Kathryn finds a gem. (title ref)
Via Drs. DeLong and Black, the WaPo reports that this version of the S&L crisis will repeat the mistakes of the last one: Instead of giving each company a big capital infusion upfront, the government could make quarterly injections as the companies’ losses warrant, the sources said. This would be an attempt to minimize the […]
Responding to EconomistMom, he ends his breakdown of flows with: Aiming for a balanced unified deficit over the business cycle would, I think, be a good thing economically–but I really do not see how we could possibly get there. Apparently, spending eight years Serbing the budget has worked. As the current Administration surely knew it […]
Go. Read. Express Sympathy. Suggest he to donate the speaking fee to CEPR or the EPI.
From me, at least, goes to Hilzoy and the off-my-reading-list-for-politics Obsidian Wings: while I’d ordinarily assume that economists signing on to “John McCain’s plan” were signing on to the actual document he had released, the fact that those 300 names were released within hours made me wonder whether all of them had had a chance […]
Tyler Cowen takes a premise of Arnold Kling’s: My guess is that most of the younger (aged 30-34) highly-educated folks are children of two highly-educated parents. My guess is that many of the older (aged 55-59) highly-educated folks are children of a college-educated father but not a college-educated mother. I don’t think we have a […]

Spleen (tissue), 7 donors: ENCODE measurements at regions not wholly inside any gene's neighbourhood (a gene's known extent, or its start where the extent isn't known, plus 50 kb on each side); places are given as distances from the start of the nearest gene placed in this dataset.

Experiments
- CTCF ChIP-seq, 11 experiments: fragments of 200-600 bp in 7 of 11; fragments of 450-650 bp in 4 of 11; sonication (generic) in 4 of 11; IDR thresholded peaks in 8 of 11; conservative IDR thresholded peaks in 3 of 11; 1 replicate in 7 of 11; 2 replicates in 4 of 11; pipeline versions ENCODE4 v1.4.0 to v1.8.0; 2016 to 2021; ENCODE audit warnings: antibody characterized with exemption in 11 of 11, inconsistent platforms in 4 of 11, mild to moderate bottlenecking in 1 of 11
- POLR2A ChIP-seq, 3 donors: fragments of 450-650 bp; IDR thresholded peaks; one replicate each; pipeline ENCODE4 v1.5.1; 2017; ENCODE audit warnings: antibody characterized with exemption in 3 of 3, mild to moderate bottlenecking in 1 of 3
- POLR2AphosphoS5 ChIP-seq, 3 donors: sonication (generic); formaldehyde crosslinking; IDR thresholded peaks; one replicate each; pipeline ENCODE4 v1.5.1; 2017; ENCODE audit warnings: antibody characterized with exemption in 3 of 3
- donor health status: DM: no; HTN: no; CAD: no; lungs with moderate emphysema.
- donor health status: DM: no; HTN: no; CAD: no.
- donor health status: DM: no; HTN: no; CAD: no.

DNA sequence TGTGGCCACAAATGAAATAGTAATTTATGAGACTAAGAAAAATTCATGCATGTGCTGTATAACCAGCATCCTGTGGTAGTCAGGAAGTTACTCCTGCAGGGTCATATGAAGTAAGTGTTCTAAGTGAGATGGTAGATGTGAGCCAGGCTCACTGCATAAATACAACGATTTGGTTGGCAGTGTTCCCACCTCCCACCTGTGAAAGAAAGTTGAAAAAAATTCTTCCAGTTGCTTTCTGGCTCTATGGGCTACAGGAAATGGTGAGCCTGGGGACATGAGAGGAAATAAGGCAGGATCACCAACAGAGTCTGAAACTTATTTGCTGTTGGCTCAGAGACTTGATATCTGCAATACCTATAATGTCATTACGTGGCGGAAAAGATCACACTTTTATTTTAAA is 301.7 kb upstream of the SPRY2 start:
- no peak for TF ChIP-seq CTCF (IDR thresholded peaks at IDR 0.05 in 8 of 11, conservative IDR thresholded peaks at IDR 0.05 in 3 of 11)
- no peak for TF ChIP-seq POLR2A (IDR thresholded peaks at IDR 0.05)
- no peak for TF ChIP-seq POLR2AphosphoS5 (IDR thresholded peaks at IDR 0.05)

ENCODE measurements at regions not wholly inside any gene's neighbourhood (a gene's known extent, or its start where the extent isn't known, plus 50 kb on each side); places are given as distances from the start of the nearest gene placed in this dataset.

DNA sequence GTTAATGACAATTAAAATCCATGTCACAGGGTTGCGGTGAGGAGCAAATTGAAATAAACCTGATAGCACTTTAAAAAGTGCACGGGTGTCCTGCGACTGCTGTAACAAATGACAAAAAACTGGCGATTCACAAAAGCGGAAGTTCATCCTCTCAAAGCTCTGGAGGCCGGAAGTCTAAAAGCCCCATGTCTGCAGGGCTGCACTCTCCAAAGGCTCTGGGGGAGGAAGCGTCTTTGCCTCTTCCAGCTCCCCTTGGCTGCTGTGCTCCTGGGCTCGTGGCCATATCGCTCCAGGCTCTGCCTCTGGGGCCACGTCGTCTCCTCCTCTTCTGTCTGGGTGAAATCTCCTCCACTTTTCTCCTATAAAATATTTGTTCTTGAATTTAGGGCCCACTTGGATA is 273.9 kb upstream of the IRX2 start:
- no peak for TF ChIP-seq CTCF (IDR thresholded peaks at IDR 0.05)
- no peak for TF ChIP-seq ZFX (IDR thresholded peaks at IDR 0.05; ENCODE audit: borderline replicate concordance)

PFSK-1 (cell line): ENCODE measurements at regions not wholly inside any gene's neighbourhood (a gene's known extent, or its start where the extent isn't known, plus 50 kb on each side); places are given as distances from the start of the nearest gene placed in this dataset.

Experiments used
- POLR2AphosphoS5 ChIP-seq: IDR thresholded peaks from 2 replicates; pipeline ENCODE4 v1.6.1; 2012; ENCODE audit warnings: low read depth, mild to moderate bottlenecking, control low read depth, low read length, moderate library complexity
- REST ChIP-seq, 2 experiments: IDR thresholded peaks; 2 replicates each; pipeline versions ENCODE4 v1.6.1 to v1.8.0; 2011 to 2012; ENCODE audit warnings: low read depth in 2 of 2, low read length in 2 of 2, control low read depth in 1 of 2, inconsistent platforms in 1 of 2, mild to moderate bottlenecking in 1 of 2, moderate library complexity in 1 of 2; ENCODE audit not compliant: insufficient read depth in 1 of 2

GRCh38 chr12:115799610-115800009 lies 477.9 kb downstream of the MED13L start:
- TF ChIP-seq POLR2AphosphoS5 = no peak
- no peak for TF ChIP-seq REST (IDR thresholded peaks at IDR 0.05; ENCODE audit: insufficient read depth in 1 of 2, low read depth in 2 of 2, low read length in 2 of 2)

Will post-autistic economics review (who have, sadly imnvho, renamed themselves “real-world economic review) or The Economists’ [sic] Voice be the first to publish Robert Waldmann’s paper (a readable version of this blog post, which now also links to the paper)? Only Brad DeLong may know for certain. But you should read it now.
Dalton Conley. 1. Conley actually wrote this for publication in the New York Times: The truth is that the triumph of conservative ideas may present a political problem for the ailing Republicans, but the party that’s truly lacking in ideas is my own, the resurgent Democrats. Yeah, that triumph of conservative ideas is why the […]
There are things that economists “know” that (let us be nice; economists, sometimes understandably, have delicate sensibilities) are not demonstrably true, and other things that economists Of A Certain Age may be motivated to believe, even if they are demonstrably untrue.
Mark Thoma carried a post on a piece The sting of poverty, by Drake Bennett, Boston Globe on a fresher look at the reasons poor people are ‘irrational’ in neo-liberal economic terms regarding diminishing returns of marginal utility. Many familiar names are in the comments. It is a great start to bringing economic theory out […]